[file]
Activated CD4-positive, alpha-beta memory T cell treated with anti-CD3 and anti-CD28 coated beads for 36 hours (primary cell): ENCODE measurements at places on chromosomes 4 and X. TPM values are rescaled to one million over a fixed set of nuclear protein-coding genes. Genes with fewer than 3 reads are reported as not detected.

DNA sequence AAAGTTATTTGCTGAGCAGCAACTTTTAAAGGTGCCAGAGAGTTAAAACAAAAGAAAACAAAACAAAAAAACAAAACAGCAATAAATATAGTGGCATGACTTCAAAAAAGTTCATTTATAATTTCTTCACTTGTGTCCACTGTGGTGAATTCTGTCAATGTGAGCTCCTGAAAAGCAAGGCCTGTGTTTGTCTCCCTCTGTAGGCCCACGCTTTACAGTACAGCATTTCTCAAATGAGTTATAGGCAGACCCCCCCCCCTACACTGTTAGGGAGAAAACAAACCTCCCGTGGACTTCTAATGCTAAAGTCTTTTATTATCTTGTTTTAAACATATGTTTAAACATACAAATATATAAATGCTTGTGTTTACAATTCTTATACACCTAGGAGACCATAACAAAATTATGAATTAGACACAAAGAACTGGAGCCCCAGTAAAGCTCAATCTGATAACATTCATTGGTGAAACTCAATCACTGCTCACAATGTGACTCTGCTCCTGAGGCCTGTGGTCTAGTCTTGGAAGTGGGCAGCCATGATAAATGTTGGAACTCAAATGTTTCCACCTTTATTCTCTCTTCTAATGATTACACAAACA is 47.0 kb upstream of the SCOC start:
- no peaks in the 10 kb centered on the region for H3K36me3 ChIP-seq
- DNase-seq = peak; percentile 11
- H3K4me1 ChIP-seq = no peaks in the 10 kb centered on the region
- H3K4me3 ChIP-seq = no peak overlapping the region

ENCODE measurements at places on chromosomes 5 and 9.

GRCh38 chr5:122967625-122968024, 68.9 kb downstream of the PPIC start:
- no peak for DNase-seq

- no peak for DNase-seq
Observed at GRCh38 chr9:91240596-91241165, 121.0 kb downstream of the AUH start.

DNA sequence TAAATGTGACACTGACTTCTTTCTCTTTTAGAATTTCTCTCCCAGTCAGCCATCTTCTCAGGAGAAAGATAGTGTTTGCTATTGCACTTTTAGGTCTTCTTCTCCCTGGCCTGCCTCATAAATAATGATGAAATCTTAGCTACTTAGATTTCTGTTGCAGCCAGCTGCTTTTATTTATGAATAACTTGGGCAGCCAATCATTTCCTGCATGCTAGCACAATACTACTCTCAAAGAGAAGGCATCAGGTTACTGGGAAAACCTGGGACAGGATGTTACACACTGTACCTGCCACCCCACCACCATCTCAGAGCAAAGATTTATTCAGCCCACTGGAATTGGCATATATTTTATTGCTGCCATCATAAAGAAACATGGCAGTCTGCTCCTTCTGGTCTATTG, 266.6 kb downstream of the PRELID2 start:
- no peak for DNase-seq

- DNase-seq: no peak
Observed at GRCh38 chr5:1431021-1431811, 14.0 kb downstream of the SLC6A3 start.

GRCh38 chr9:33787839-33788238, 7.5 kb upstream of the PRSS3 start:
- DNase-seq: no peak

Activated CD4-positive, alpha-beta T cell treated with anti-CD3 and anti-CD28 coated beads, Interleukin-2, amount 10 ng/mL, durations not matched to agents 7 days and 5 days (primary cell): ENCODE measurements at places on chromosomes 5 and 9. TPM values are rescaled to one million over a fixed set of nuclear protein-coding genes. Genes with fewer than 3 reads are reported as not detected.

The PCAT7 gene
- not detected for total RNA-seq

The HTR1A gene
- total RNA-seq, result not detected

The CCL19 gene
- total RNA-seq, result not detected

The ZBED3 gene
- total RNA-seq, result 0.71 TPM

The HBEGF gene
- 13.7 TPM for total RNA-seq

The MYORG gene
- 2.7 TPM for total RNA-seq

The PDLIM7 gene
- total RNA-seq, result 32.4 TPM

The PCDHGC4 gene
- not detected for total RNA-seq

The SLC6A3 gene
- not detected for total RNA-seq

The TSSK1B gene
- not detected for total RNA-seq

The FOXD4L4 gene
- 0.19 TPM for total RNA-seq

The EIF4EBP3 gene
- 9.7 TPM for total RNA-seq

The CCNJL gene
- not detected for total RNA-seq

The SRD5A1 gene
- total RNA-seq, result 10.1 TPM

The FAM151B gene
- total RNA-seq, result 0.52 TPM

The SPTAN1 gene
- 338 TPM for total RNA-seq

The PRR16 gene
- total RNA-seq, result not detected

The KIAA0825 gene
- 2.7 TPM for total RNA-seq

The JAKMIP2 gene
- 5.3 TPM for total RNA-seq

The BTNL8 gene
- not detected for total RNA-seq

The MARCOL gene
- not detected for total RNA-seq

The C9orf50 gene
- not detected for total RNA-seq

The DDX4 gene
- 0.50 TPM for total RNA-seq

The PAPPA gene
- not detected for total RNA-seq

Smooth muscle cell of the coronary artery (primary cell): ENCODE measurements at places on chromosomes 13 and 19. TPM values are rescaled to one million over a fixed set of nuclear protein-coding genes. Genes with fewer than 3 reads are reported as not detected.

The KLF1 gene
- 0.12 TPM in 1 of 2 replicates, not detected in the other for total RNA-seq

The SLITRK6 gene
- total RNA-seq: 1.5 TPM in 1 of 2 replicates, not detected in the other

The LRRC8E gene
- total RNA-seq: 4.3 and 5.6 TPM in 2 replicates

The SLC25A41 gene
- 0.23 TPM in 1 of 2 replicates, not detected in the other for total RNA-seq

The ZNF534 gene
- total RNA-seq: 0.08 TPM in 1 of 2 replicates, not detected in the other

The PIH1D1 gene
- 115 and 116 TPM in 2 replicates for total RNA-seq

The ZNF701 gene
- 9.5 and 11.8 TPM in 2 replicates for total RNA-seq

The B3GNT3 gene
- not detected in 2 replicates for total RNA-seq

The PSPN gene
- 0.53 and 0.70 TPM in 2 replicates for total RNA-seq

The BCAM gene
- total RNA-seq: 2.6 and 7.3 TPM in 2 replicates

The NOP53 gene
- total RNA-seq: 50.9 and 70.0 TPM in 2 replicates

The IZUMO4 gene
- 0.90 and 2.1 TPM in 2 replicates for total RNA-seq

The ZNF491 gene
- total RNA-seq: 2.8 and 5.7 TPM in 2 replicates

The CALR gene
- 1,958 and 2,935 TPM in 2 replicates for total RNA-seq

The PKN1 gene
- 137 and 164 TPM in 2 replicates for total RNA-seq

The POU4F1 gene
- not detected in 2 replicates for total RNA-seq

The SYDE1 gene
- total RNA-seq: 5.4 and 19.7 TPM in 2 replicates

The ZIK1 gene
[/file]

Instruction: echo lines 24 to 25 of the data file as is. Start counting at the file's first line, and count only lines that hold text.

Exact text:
- total RNA-seq, result not detected

The ZBED3 gene